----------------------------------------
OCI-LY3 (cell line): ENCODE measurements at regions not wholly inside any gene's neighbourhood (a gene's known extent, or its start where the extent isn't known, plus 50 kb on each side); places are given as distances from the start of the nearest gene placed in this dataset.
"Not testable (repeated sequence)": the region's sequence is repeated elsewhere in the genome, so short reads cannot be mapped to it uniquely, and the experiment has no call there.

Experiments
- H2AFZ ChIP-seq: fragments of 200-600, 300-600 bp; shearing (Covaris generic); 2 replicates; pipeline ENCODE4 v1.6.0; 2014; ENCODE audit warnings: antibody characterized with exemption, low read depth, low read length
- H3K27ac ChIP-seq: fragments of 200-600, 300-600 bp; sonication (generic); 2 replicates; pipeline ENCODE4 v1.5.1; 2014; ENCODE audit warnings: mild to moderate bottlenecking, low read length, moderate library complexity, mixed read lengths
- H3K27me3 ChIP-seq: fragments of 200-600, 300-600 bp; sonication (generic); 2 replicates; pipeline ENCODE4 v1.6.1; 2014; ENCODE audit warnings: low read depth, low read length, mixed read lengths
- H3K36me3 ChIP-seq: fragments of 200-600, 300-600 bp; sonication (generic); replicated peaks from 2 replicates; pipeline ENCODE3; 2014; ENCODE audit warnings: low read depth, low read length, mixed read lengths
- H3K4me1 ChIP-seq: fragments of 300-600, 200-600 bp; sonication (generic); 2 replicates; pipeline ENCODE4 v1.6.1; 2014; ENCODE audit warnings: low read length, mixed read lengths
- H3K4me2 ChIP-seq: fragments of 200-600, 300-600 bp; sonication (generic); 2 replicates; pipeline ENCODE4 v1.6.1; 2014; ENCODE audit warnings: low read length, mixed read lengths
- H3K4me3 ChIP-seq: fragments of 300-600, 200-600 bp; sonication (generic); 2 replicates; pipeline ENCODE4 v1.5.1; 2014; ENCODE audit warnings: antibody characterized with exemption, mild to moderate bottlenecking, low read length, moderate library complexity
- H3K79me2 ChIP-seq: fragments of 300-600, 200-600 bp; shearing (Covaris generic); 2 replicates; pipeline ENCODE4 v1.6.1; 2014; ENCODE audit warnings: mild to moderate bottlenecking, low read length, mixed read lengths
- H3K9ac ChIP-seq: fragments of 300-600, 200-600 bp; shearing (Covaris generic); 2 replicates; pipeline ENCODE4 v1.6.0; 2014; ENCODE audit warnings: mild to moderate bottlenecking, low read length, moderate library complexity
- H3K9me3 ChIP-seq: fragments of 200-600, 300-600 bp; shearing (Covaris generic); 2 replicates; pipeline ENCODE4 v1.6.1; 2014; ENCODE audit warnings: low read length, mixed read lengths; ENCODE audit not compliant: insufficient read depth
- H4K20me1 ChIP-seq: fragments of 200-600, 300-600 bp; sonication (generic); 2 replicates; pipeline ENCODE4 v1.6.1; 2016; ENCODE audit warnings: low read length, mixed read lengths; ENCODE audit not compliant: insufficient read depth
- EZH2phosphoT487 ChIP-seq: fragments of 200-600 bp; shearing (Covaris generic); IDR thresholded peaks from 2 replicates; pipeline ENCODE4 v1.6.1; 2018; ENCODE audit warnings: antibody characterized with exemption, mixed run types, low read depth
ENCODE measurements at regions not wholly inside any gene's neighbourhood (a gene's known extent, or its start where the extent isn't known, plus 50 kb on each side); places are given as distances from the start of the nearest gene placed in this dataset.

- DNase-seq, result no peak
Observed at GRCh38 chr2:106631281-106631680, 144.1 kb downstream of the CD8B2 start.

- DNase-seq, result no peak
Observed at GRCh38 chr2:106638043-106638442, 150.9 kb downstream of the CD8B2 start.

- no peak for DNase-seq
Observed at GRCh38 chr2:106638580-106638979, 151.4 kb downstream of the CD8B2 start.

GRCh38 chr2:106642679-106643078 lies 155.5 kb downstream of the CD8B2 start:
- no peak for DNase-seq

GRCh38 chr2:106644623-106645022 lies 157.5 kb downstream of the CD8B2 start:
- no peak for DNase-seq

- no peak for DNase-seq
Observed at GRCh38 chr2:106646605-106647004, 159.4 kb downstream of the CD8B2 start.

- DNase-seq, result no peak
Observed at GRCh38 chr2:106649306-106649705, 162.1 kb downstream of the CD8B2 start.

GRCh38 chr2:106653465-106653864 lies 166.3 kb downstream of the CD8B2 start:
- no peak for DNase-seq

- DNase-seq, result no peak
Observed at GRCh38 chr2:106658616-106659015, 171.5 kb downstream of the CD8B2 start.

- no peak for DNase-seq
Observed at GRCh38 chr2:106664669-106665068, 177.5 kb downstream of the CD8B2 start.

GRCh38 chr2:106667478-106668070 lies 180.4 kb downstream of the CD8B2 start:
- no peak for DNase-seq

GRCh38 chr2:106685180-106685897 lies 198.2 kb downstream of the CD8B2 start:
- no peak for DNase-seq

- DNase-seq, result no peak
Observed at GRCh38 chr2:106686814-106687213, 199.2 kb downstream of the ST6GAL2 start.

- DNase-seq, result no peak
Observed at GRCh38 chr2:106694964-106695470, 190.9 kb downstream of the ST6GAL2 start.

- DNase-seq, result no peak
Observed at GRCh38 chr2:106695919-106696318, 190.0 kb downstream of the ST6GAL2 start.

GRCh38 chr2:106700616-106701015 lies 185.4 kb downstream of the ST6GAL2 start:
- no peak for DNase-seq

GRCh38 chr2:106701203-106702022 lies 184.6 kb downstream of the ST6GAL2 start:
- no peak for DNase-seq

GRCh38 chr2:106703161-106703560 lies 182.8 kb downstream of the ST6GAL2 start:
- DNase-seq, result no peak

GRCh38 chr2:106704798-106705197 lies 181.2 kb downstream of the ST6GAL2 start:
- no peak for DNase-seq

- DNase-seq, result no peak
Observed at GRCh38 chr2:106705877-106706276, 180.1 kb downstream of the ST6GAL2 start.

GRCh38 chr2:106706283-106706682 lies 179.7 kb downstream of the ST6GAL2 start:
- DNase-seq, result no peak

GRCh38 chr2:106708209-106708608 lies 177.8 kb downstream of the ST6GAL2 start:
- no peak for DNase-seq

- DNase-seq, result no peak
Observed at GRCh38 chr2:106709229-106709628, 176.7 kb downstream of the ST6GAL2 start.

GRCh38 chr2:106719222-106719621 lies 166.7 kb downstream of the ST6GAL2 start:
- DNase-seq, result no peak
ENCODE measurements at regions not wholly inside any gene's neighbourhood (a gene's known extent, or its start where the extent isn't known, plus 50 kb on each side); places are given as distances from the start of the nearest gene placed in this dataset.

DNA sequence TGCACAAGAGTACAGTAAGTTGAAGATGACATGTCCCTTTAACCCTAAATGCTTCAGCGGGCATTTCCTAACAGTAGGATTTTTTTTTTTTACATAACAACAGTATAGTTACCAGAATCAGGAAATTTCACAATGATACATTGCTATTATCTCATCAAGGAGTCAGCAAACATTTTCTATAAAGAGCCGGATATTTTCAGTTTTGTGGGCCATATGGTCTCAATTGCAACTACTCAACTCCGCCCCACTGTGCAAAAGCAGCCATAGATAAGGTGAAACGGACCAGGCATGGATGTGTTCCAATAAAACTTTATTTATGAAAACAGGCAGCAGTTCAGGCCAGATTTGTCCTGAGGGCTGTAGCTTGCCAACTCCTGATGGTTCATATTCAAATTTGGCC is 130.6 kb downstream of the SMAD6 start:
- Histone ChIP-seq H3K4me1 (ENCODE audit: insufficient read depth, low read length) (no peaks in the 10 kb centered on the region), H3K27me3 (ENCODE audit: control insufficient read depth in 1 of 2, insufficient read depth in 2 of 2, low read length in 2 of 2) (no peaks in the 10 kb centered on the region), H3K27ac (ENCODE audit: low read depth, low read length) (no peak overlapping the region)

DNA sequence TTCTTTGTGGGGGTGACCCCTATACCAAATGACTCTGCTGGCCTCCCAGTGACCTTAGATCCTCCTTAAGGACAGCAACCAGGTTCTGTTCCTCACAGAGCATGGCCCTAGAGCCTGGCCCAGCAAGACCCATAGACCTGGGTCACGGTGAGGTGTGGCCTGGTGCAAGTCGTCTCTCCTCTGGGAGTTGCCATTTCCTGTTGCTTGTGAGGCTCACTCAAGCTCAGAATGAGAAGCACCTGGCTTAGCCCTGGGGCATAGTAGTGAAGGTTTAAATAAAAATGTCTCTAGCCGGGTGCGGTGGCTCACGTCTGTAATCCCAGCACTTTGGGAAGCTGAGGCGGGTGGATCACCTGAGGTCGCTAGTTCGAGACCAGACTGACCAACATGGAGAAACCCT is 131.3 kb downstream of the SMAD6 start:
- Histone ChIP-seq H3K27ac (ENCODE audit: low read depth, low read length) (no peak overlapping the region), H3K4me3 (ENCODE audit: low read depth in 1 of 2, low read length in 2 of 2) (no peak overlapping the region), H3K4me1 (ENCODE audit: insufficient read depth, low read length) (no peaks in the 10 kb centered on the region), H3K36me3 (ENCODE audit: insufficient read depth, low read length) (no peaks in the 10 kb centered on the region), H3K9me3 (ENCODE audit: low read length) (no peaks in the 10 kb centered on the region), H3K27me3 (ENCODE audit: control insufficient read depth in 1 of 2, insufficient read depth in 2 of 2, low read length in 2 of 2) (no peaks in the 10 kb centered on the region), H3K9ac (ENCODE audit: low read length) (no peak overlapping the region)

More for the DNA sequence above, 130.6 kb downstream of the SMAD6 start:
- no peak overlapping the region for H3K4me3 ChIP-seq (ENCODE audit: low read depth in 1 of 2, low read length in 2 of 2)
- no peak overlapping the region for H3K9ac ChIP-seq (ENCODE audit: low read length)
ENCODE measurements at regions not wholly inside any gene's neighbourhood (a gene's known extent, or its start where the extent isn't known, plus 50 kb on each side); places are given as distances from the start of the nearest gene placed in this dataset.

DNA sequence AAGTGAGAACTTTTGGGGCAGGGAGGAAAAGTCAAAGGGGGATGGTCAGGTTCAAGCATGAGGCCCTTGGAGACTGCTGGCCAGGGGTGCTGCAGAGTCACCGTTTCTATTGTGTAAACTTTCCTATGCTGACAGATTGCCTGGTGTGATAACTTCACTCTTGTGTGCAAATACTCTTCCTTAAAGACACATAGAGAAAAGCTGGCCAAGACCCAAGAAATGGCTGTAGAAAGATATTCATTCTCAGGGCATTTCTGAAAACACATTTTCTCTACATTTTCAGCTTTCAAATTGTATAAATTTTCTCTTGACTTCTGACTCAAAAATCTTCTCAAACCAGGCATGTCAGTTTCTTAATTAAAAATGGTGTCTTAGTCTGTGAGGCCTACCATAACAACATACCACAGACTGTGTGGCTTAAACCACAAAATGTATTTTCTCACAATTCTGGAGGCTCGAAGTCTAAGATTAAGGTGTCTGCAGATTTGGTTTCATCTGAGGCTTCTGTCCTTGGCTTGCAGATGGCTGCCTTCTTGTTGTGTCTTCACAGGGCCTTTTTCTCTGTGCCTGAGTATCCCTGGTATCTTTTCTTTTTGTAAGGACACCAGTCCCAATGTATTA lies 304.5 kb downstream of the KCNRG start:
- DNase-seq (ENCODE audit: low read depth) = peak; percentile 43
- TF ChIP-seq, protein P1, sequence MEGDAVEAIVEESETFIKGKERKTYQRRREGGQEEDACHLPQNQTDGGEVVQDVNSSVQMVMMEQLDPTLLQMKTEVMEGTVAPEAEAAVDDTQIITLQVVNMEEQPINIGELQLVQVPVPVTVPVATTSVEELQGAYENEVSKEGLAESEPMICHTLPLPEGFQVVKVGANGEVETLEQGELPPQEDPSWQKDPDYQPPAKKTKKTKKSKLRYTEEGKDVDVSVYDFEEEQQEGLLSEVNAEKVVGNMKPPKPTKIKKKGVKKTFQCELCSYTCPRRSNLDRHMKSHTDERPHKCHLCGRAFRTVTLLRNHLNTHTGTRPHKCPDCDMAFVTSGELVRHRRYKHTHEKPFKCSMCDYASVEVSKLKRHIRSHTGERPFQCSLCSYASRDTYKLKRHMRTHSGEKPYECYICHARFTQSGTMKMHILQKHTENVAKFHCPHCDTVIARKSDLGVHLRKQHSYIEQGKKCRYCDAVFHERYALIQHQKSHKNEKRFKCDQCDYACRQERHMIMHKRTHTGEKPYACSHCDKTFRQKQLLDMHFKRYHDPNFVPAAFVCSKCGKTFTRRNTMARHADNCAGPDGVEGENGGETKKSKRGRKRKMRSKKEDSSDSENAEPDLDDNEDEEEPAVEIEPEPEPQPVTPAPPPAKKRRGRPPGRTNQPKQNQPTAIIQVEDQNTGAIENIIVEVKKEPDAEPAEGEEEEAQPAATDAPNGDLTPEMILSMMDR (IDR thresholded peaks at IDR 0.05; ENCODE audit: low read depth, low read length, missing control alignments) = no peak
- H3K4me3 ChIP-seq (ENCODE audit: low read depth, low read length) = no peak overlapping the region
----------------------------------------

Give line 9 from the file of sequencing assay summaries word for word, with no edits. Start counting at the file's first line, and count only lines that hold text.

- H3K4me2 ChIP-seq: fragments of 200-600, 300-600 bp; sonication (generic); 2 replicates; pipeline ENCODE4 v1.6.1; 2014; ENCODE audit warnings: low read length, mixed read lengths